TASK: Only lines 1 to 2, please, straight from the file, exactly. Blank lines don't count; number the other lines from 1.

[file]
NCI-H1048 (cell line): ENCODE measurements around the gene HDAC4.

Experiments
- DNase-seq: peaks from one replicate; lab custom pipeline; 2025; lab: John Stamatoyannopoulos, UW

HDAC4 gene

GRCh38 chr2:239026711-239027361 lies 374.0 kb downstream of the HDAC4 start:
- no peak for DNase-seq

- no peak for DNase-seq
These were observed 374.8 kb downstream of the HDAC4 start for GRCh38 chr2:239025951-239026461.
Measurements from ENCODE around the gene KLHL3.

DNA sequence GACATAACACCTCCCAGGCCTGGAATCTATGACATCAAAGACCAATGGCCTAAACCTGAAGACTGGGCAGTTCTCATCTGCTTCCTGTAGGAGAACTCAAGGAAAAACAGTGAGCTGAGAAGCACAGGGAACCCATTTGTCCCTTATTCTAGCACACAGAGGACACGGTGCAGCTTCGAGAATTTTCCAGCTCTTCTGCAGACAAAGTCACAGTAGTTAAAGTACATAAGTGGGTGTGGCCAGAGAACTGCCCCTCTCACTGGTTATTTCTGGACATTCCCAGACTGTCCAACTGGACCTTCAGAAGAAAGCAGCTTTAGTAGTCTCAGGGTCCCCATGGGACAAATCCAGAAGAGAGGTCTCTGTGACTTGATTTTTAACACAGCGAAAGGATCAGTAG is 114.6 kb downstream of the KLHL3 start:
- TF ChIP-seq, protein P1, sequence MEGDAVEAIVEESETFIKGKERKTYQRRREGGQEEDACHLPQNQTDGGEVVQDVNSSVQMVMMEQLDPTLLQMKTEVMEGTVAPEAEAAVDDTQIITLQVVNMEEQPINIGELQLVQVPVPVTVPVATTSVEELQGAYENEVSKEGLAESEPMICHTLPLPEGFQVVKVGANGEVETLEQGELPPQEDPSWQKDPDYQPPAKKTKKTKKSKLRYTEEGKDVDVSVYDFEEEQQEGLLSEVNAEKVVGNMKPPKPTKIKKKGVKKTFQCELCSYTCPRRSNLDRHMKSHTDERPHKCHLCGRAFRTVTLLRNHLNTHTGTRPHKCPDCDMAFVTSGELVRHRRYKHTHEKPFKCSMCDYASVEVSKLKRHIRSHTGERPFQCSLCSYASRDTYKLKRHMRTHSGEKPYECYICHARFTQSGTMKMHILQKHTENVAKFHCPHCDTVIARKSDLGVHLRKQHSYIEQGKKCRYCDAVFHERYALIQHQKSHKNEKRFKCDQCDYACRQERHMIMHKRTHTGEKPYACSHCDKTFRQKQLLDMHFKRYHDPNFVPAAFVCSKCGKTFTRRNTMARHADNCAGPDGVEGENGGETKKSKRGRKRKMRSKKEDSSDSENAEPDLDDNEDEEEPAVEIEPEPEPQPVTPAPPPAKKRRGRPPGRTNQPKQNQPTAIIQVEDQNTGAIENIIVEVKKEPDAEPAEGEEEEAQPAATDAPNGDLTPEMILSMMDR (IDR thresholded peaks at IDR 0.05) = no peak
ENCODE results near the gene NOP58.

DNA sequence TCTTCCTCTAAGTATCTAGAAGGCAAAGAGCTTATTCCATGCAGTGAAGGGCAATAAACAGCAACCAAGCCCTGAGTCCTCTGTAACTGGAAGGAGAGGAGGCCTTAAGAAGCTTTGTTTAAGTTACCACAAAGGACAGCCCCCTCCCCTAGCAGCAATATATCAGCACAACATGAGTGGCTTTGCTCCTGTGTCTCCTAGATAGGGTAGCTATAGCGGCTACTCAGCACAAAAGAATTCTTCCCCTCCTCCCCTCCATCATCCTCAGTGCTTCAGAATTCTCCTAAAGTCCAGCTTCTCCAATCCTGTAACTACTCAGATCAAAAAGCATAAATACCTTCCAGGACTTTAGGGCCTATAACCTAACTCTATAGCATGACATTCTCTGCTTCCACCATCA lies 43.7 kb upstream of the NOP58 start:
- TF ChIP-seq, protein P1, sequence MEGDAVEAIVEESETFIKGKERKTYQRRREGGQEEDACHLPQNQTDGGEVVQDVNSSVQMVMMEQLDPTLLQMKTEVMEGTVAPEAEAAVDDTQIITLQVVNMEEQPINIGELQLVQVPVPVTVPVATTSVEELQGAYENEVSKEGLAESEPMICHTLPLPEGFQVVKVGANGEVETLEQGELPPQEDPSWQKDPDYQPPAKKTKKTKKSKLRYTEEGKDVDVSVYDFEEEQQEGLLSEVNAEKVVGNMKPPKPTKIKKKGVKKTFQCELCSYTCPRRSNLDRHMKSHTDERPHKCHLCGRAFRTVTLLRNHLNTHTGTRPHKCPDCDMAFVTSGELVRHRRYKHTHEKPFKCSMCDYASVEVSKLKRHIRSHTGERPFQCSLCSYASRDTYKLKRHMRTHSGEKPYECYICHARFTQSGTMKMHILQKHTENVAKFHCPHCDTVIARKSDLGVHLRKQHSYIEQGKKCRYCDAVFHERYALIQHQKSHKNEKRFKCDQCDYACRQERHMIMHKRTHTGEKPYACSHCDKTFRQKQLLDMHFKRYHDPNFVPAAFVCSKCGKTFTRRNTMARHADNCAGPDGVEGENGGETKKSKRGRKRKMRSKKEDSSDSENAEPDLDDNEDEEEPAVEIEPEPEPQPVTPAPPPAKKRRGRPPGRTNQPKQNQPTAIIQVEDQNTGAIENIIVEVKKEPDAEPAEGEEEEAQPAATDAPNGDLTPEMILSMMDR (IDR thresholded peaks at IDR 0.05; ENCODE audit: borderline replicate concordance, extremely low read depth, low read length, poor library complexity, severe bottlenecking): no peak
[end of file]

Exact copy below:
NCI-H1048 (cell line): ENCODE measurements around the gene HDAC4.

Experiments